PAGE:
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Conventional Wisdom Overlooks China's Troubles

By Richard Halloran

When President Hu Jintao of China meets with President George W. Bush in Washington on Thursday, he will have behind him a troubled and vulnerable nation that will surely put him in a weakened negotiating posture with the Americans.

The conventional wisdom on China today holds that it has generated an economic miracle that is propelling Beijing into the top ranks of the global arena. While there is much truth in that image, it overlooks widespread political unrest, vast unemployment and under-employment, and a disruptive disparity in the sharing of economic progress.

Moreover, China's reliance on exports to drive its economic engine has left it exposed to external pressures, notably from the United States. Foreign investment has faltered. China has sought to lock up supplies of energy without much success. China's shipping lanes through the Malacca Strait in Southeast Asia are unprotected.

In addition are looming water shortages that affect not only agriculture but the economy and national security, inadequate public health and safety programs, and pollution caused by dumping industrial waste, accidental spills, and harmful smoke billowing from factories everywhere.

The U.S. Pacific Command, which is responsible for deterring or countering potential threats from China, summed up its annual economic assessment of the Asia-Pacific region with perhaps an understatement: "China faces great uncertainty."

The Chinese government has disclosed, through its official Xin Hua news agency, that there were 85,000 incidents of protest in 2005, up from 74,000 in 2004 and 58,000 the year before. A study by the Council on Foreign Relations in New York attributed those outbursts to "land confiscation, pollution, taxation, corruption, and religion," meaning religious persecution.

"Surging social unrest reflects frustration, particularly in the countryside, with the lack of redress available through official channels," the council found. Many protests are peaceful demonstrations but occasionally the police become repressive and in one instance at least, opened fired on the protesters and killed several.

Accurate estimates of unemployment and under-employment, meaning a worker has only one or two days work a week, range between 20 and 40 percent. Some 125 million people, equal to the population of Japan, are in motion every day looking for jobs. While urban Chinese have become better off, people in rural areas are getting poorer.

In a new twist, The New York Times reported earlier this month that shortages of skilled labor had appeared in coastal China where much of Chinese industry is situated. As the nation moves from low-tech to higher tech manufacturing, workers apparently are not being trained fast enough.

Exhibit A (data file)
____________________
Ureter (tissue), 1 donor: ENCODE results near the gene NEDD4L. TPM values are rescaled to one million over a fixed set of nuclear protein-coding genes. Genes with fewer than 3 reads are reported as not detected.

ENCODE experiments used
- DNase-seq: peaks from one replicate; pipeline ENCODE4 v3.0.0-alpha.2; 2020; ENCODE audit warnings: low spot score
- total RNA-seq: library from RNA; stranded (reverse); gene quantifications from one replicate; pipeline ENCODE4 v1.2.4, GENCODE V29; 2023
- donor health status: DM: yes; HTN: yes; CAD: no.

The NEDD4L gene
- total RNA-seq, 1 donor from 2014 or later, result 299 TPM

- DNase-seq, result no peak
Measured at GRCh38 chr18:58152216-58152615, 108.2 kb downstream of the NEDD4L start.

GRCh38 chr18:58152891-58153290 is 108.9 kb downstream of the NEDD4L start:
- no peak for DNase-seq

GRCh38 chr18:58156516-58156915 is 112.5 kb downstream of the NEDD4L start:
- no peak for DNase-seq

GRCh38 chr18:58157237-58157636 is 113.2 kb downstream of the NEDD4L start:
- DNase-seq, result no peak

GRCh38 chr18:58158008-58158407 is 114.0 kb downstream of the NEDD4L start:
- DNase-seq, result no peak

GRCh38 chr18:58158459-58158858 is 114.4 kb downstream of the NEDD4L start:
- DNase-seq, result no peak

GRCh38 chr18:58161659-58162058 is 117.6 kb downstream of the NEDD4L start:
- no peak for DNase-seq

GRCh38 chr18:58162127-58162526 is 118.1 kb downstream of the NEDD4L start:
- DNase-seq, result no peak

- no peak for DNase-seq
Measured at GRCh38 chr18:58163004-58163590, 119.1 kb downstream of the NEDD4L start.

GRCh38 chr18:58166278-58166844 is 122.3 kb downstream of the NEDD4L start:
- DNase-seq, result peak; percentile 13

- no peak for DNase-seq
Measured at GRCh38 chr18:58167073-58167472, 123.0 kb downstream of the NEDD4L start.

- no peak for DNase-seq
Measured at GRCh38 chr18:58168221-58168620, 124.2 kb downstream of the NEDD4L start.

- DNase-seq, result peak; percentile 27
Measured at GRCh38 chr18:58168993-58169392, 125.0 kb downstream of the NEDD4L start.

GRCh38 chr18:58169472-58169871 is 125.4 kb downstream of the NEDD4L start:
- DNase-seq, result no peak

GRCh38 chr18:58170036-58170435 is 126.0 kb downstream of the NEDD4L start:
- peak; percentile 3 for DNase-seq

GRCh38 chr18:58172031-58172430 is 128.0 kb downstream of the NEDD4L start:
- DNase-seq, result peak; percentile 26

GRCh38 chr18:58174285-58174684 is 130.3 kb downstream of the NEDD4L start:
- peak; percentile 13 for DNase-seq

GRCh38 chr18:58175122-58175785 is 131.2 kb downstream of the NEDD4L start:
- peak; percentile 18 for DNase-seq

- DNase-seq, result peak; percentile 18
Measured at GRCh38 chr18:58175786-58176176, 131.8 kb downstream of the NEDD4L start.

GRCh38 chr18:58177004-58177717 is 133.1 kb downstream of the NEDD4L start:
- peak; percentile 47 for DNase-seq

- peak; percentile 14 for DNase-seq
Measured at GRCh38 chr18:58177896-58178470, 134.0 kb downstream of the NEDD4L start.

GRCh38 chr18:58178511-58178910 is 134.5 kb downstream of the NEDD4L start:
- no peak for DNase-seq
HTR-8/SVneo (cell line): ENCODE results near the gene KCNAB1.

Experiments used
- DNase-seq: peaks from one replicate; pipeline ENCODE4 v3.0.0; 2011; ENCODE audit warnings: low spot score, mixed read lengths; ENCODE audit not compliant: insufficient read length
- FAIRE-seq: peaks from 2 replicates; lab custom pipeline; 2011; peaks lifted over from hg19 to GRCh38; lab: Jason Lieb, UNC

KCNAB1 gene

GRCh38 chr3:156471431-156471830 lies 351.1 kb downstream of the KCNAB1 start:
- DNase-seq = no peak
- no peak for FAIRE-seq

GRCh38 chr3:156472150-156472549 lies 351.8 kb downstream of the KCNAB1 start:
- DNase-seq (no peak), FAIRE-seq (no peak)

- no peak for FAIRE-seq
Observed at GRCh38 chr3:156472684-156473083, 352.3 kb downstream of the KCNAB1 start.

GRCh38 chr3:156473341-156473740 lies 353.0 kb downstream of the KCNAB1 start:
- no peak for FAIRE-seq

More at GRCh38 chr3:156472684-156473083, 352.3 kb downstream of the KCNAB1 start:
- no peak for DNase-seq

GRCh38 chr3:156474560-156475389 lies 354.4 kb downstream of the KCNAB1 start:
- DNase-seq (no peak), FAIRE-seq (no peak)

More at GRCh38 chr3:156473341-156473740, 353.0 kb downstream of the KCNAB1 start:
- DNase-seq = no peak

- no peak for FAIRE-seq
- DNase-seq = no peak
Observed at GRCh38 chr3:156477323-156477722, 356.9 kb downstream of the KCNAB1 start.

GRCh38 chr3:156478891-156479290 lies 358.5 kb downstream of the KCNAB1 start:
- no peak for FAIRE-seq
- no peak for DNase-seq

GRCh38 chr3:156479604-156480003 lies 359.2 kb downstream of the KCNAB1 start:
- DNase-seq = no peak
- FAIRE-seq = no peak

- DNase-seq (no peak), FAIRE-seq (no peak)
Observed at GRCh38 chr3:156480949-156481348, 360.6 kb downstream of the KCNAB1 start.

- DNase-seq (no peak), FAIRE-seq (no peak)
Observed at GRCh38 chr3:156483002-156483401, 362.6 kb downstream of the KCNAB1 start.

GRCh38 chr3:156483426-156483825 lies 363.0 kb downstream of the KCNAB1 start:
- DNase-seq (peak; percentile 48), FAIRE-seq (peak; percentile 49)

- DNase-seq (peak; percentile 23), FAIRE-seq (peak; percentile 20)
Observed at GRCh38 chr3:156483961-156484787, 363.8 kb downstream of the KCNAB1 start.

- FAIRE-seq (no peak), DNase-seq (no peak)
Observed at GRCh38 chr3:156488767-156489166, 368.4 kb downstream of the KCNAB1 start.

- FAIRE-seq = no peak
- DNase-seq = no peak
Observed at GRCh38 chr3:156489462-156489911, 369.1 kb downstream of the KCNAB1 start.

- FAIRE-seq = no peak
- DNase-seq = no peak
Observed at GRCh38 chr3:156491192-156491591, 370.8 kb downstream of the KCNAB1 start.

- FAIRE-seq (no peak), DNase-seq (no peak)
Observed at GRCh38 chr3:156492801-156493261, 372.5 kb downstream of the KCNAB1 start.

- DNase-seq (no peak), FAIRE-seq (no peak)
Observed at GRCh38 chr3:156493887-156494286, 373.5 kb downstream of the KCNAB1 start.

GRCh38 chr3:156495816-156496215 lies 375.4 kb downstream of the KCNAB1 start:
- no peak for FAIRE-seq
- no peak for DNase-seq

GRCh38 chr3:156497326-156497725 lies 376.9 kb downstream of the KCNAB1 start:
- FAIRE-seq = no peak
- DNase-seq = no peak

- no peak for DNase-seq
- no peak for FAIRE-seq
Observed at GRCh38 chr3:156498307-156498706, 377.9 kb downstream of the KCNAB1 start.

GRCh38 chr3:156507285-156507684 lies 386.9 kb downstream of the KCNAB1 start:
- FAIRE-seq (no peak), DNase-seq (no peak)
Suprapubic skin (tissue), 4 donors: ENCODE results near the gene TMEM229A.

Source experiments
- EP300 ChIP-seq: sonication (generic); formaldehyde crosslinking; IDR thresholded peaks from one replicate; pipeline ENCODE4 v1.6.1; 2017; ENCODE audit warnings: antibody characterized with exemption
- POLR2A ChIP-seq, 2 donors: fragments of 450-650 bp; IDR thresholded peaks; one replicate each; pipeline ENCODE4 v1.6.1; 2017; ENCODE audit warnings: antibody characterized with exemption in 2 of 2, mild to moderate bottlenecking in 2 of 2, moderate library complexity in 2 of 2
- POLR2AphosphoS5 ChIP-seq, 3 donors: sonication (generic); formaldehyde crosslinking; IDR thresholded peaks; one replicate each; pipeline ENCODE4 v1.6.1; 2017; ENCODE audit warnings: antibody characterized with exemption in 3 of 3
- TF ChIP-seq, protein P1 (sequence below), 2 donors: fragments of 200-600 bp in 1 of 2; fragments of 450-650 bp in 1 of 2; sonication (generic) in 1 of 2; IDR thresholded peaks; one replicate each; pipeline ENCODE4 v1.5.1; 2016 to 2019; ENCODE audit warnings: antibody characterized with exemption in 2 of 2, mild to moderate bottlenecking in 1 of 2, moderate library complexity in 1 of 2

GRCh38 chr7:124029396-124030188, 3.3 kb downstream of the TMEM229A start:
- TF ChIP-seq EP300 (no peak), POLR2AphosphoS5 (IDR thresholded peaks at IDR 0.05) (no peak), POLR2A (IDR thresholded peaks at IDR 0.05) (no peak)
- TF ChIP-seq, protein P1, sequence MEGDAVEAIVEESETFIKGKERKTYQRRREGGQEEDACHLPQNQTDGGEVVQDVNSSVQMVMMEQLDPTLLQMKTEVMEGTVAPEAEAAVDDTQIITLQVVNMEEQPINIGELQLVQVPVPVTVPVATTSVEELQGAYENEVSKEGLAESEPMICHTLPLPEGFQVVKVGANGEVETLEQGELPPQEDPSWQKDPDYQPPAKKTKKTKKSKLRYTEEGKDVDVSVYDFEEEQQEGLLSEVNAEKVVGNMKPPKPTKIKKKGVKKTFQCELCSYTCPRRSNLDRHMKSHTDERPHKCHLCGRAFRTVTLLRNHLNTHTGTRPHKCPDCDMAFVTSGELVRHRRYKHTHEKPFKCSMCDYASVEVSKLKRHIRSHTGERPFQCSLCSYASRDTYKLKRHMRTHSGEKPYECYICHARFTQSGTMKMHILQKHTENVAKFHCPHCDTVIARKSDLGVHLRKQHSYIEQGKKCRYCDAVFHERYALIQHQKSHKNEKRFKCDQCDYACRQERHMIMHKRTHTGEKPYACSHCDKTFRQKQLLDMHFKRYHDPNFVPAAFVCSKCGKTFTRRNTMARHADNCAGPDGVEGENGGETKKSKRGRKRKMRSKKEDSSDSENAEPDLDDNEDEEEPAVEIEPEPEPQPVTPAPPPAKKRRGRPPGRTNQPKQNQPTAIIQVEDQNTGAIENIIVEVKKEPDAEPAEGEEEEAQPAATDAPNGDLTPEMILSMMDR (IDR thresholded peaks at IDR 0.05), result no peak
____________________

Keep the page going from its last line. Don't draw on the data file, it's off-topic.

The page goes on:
In trade, China ran a $202 billion surplus with the United States last year, the highest on record. A disruption of that export surplus, which might inconvenience Americans, could tip China's economy into a tailspin.

China sells little to the United States that Americans couldn't buy for comparable prices and quality from India, Southeast Asia, and Latin America. China, however, could not find a market anywhere near the size of that in America. Privately and candidly, Chinese scholars acknowledge this.

Moreover, foreign investment in companies and plants in China has leveled off. It peaked at $60 billion in 2004, was the same in 2005, and is projected not to rise this year. Some Americans worry that China's holding of $262 billion in U.S. Treasury bills gives Beijing leverage over Washington. That, however, is less than 12 percent of all foreign holdings.

Robert Zoellick, U.S. deputy secretary of state, said in September that U.S. business executives who saw China as a land of opportunity in the 1990's now "worry about Chinese competition, rampant piracy, counterfeiting, and currency manipulation."

Emblematic of China's energy concerns is what Ian Storey, a scholar at the Asia-Pacific Center for Security Studies in Honolulu, calls "China's Malacca Dilemma." China gets 60 percent of its oil imports from the Middle East, mostly shipped through the Malacca or Lombok Straits into the South China Sea.

"Over the past few years," Storey says, "Chinese leaders have come to view the straits, especially the Malacca Strait, as a strategic vulnerability." Beijing fears that its oil tankers "could be interdicted by hostile naval forces," which are unnamed but clearly mean those of the U.S. Navy.

"Any disruption to the free flow of energy resources into China," Storey concludes, "could derail the economic growth on which the Chinese government depends to shore-up its legitimacy and pursue its great power ambitions."

It has long been said that all foreign policy is rooted in domestic politics and economics. In China's case, that is doubly true.

Richard Halloran, a free lance writer in Honolulu, was a military correspondent for The New York Times for ten years. He can be reached at

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